Mink’s illness
prompts opponents
to pull ad punches

By Crystal Kua

State Rep. Bob McDermott -- the Republican candidate for the 2nd Congressional District -- had originally scheduled to run radio advertisements chiding incumbent Rep. Patsy Mink, using snippets from a recent fired-up speech of hers.

Election 2002

But then Mink, 74, became seriously ill, still in the intensive care unit of Straub Hospital being treated for pneumonia brought on by chickenpox.

"I was going to run (the ads) on Monday, and then I said, 'Oh boy, I better not. I might get crucified.'" Kinder, gentler political spots will run beginning today. "We just cut another ad which is a lot softer and wishes her well, actually," said McDermott, who hopes to meet Mink in the general election.

Steve Tataii, slated to face Mink in the Sept. 21 Democratic primary, is taking the same approach by removing a speech from the "Candidate in Focus" program on 'Olelo Community Television. "I actually don't feel like campaigning against my good friend and opponent while she's in the hospital, because she cannot respond to my speeches," Tataii said.

While both candidates acknowledge that they were long shots to unseat Mink before she got sick, her illness has left both between the proverbial rock and a hard place -- damned if they launch an aggressive campaign against her now, and damned if they pull back from challenging her on the issues.

"We would not want to disturb the family, disturb the recovery, but, yes indeed, it would probably not work for me if the situation remains unknown until the primary," Tataii said.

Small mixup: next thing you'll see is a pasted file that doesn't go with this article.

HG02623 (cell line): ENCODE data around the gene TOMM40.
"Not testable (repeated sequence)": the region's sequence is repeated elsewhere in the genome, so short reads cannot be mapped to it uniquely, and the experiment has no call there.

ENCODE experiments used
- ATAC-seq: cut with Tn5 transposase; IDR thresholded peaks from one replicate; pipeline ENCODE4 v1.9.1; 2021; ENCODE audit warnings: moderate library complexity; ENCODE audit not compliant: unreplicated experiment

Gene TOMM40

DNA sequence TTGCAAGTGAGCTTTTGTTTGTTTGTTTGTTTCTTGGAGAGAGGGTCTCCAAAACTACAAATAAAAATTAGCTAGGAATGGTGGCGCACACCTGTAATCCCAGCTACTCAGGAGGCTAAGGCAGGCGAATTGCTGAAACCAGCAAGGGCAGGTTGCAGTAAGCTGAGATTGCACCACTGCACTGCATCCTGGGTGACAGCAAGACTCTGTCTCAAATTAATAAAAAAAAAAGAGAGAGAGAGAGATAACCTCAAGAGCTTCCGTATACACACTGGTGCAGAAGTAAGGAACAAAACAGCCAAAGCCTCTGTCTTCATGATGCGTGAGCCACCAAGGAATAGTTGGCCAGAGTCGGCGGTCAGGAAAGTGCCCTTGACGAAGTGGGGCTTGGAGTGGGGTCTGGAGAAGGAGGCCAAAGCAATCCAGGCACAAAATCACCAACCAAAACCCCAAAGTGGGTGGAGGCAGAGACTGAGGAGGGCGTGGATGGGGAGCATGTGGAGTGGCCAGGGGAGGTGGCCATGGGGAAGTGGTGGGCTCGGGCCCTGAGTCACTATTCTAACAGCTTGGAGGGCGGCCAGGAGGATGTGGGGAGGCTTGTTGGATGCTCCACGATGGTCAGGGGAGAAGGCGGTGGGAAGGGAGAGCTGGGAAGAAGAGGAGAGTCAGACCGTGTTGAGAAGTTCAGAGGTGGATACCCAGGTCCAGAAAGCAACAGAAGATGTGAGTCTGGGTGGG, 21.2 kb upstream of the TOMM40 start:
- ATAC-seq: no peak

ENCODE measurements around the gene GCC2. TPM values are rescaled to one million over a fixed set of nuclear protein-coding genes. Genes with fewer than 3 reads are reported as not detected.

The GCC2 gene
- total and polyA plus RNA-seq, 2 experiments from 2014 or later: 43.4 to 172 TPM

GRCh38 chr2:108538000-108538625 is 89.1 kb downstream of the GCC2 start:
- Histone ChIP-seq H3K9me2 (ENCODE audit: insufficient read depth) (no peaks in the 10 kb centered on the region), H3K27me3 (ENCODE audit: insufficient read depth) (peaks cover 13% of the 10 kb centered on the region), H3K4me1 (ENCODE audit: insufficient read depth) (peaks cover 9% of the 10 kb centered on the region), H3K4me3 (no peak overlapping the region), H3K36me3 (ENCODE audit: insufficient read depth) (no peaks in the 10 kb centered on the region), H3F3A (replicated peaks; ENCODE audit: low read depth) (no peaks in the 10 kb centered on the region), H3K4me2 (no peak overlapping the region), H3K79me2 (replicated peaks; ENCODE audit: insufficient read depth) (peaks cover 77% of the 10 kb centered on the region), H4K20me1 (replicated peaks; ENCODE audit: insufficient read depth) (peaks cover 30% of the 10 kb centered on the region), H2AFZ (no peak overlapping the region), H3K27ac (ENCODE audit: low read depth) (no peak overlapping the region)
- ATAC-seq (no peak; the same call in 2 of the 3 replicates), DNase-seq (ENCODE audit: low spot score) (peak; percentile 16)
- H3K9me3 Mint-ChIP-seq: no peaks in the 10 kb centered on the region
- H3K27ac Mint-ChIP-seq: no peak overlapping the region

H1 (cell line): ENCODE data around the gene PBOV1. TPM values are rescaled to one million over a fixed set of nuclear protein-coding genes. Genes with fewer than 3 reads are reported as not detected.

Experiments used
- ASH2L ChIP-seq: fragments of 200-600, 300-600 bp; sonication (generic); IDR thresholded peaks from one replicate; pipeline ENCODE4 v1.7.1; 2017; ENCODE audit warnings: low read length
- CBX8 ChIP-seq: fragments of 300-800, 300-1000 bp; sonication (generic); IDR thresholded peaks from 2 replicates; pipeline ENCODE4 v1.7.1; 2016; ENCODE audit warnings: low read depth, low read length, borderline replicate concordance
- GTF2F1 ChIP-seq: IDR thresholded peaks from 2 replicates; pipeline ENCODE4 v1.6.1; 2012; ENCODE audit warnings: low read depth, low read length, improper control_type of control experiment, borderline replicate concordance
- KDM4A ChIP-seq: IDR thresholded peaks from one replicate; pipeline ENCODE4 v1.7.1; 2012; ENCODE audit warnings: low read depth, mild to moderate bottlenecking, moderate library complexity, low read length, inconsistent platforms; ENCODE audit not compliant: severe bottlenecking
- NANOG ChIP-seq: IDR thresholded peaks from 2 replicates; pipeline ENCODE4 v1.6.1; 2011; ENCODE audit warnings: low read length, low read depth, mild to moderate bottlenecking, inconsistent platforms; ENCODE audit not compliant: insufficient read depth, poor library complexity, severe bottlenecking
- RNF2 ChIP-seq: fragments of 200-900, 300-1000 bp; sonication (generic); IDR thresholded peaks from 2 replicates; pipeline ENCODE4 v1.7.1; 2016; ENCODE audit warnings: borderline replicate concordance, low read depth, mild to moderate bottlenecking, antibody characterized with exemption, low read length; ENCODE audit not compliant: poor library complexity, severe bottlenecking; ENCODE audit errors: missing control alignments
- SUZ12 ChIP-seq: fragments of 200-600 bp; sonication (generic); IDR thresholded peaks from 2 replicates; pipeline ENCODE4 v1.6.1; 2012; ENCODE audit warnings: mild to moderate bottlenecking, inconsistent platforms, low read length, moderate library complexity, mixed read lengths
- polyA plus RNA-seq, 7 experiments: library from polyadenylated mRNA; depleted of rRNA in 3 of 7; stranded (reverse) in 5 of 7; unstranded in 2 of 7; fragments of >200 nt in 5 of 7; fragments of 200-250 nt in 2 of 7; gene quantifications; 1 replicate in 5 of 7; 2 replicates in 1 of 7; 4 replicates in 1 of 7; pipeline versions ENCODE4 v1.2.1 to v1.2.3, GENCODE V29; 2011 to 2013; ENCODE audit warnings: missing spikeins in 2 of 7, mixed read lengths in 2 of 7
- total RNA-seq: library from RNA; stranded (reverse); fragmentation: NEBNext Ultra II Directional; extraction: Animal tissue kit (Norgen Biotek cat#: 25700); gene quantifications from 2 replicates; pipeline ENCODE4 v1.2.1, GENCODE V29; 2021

Yet there are few answers from Mink's camp, state elections officials and others on what the political fallout would be if Mink's condition continues to remain serious, especially with the primary election just nine days away.

Joan Manke, Mink's spokeswoman, has been unable to say much about her condition other than she is being treated for a viral infection that needs to run its course. Asked if Mink is getting better, she replied: "I don't know. That's why I'm saying she's the same. I don't know the details of any other condition."

The lack of information has fueled speculation on the seriousness of her illness and what it could mean if she does not get better soon. Rumors have surfaced regarding whether she is able to speak, whether she is conscious.

"I know that those questions continue, but I don't have any answers to those questions," Manke said.

"As far as the other details, whether conscious or not, I really don't have any information, and I'd like to just respect the privacy of the family as far as any of those other details."

Manke said that Mink's campaign is going ahead as if she were back in Washington. But questions remain on what happens if Mink is unable to continue with her campaign.

"It's really fuzzy," McDermott said. "My campaign manager read the statute, and he has a different interpretation than I do." Elections officials do not have answers, either.

"We're seeking clarification from the (attorney general's) office because we're unclear about the various permutations," said Rex Quidilla, Office of Elections spokesman. Because there is no vacancy now, "the urgency to get this clarification is not pressing for us."

The question depends on if and when a vacancy should occur, before the primary or after the general election, Quidilla said.

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